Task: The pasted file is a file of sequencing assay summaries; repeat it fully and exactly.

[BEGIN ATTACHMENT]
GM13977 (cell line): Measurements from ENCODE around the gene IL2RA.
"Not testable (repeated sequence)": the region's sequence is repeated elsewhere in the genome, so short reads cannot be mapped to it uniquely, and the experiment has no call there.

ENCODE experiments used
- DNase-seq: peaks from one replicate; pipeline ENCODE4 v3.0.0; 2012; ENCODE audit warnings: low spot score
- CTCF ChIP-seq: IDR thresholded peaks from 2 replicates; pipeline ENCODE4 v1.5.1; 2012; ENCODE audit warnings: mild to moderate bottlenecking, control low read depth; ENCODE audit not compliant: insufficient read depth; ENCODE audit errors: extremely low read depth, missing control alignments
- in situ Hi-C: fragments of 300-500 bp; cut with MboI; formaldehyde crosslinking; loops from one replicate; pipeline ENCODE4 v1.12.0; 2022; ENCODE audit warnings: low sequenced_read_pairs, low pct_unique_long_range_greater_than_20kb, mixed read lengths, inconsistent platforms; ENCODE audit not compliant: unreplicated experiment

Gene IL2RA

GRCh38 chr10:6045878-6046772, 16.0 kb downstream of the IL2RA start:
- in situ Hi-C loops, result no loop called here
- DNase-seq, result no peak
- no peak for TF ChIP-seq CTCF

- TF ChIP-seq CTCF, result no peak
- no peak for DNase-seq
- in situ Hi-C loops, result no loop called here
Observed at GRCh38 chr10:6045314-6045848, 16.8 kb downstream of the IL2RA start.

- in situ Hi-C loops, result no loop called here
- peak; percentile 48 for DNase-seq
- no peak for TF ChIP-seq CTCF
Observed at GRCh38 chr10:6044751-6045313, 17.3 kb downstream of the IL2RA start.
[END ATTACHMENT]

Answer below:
GM13977 (cell line): Measurements from ENCODE around the gene IL2RA.
"Not testable (repeated sequence)": the region's sequence is repeated elsewhere in the genome, so short reads cannot be mapped to it uniquely, and the experiment has no call there.

ENCODE experiments used
- DNase-seq: peaks from one replicate; pipeline ENCODE4 v3.0.0; 2012; ENCODE audit warnings: low spot score
- CTCF ChIP-seq: IDR thresholded peaks from 2 replicates; pipeline ENCODE4 v1.5.1; 2012; ENCODE audit warnings: mild to moderate bottlenecking, control low read depth; ENCODE audit not compliant: insufficient read depth; ENCODE audit errors: extremely low read depth, missing control alignments
- in situ Hi-C: fragments of 300-500 bp; cut with MboI; formaldehyde crosslinking; loops from one replicate; pipeline ENCODE4 v1.12.0; 2022; ENCODE audit warnings: low sequenced_read_pairs, low pct_unique_long_range_greater_than_20kb, mixed read lengths, inconsistent platforms; ENCODE audit not compliant: unreplicated experiment

Gene IL2RA

GRCh38 chr10:6045878-6046772, 16.0 kb downstream of the IL2RA start:
- in situ Hi-C loops, result no loop called here
- DNase-seq, result no peak
- no peak for TF ChIP-seq CTCF

- TF ChIP-seq CTCF, result no peak
- no peak for DNase-seq
- in situ Hi-C loops, result no loop called here
Observed at GRCh38 chr10:6045314-6045848, 16.8 kb downstream of the IL2RA start.

- in situ Hi-C loops, result no loop called here
- peak; percentile 48 for DNase-seq
- no peak for TF ChIP-seq CTCF
Observed at GRCh38 chr10:6044751-6045313, 17.3 kb downstream of the IL2RA start.